At the premiere one audience member raised his hand to ask how much farmers needed to finish building a school. He wrote a $10,000 check on the spot.
Distribution: under negotiation
Beyond Beats and Rhymes: A Hip-Hop Head Weighs in on Manhood in Hip-Hop Culture
U.S, 2005, 60 minutes
Director: Byron Hurt
Screenwriter: Byron Hurt
Executive Producer: Stanley Nelson
Producer: Byron Hurt
Co-producer: Sabrina Schmidt Gordon
Cinematographer: Bill Winters
Editor: Sabrina Schmidt Gordon
I’ve never really cared for Hip-Hop and had low expectations going into this film. But halfway through, I realized I was riveted.
The film exposes a white police officer tasked with keeping order outside a concert. The camera records incidents of African-American women being groped and grabbed in line while no one does anything to stop it. Producer Byron Hurt asks the policeman why he doesn’t help, and the officer responds that there are a lot of people at the concert and police can’t be everywhere. Hurt clucks sympathetically as the camera slowly zooms out to reveal a group of white policemen standing away from the crowd seemingly doing nothing.
On camera Hurt, a hip-hop fan, confronts top rappers, female fans and white males about the violence and sexual assaults they silently condone. When faced with difficult questions, one rapper can’t look him in the eye and another simply turns away from him mid-conversation. Through its film, the crew artfully exposes the prejudice and self-deceptions of the fans, record executives, and rappers who perpetuate a male ideal that too often ends in tragedy and an early death.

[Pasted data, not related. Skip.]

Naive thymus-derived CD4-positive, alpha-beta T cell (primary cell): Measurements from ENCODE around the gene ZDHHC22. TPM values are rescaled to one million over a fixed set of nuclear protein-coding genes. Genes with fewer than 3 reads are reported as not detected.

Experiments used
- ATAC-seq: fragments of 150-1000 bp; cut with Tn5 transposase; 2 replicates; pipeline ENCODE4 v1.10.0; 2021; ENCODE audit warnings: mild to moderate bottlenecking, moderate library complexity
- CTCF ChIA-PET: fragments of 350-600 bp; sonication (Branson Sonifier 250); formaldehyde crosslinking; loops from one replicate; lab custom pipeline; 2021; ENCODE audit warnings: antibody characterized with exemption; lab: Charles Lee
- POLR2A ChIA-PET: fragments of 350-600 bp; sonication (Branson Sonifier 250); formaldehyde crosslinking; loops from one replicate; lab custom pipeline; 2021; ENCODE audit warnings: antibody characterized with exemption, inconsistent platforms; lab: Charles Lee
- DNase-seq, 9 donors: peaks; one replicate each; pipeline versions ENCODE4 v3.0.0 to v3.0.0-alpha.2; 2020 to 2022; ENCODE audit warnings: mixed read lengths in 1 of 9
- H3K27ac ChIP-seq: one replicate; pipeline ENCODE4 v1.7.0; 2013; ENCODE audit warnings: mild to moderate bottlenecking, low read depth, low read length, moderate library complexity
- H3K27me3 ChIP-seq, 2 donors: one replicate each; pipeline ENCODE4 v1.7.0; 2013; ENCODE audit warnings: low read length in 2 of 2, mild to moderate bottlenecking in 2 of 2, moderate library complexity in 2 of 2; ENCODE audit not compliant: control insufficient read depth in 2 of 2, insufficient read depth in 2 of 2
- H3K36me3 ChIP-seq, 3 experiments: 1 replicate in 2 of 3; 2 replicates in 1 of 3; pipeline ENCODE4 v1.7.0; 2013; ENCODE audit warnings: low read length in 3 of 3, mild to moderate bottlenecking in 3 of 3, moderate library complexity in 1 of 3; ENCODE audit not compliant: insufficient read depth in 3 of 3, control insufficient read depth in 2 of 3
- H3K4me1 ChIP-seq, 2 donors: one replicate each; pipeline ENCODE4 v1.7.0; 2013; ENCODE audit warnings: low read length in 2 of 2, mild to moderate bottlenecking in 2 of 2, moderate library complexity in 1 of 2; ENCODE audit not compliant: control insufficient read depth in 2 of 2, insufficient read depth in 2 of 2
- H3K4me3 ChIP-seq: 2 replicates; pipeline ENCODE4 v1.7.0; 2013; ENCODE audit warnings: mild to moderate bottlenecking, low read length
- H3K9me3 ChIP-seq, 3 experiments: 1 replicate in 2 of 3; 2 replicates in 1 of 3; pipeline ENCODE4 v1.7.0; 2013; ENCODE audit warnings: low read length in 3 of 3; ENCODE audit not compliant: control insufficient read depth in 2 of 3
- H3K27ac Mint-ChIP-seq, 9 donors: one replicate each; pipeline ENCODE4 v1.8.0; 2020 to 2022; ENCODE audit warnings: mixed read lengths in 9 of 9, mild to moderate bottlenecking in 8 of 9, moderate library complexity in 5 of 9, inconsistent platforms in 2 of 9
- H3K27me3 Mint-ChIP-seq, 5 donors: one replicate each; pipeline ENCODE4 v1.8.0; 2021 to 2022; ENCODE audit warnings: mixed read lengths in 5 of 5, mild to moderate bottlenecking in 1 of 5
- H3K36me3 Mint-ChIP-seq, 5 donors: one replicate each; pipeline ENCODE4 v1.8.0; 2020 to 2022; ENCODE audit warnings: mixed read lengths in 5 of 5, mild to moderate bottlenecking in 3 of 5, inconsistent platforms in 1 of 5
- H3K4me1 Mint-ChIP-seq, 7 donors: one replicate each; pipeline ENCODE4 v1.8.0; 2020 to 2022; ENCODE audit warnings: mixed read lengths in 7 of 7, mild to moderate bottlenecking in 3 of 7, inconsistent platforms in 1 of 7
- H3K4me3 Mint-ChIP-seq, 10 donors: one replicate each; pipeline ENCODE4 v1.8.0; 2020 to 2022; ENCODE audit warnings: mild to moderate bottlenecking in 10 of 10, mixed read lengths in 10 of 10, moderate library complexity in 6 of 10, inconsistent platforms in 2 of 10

Distribution: PBS, via the show “Independent Lens,” will consider on-site educational screenings
All Aboard! Rosie’s Family Cruise
U.S., 2005, 91 minutes, color
Director: Shari Cookson
Executive Producers: Sheila Nevins, Rosie O’Donnell, Kelli O’Donnell
Producers: Shari Cookson,
Co-producer: Charlton McMillan
Cinematographer: Maryse Alberti
Editor: Charlton McMillan
Several years ago Rosie and Kelli O’Donnell decided to book a cruise ship for one week and fill it with gay and gay- friendly families. The result is a world without judgment and a relaxed, caring atmosphere for meeting new friends: a sort of floating Utopia. The boat is bursting with babies and happy children, as well as grown-ups glad for a respite from well-meaning opinions. The pain of being excluded in the real world is driven home to viewers by the joy derived from being able to relax and be themselves, even if only for a week.
The producers pick several families to follow throughout the week. We see the joys and headaches of parenting; one couple’s struggle to conceive; and another couple struggling to let go as their daughter comes of age. There are babies everywhere-in the pool, making faces and on the shoulders of proud parents. The clear message is that family values aren’t just for heterosexuals.
In one spot, the group is told to expect protests when they dock in the Bahamas. Appropriately, a storm arrives complete with lightning. Some, including Rosie, elect to stay behind. Those who venture out remain calm in front of the protestors, but their pain is quite evident on camera.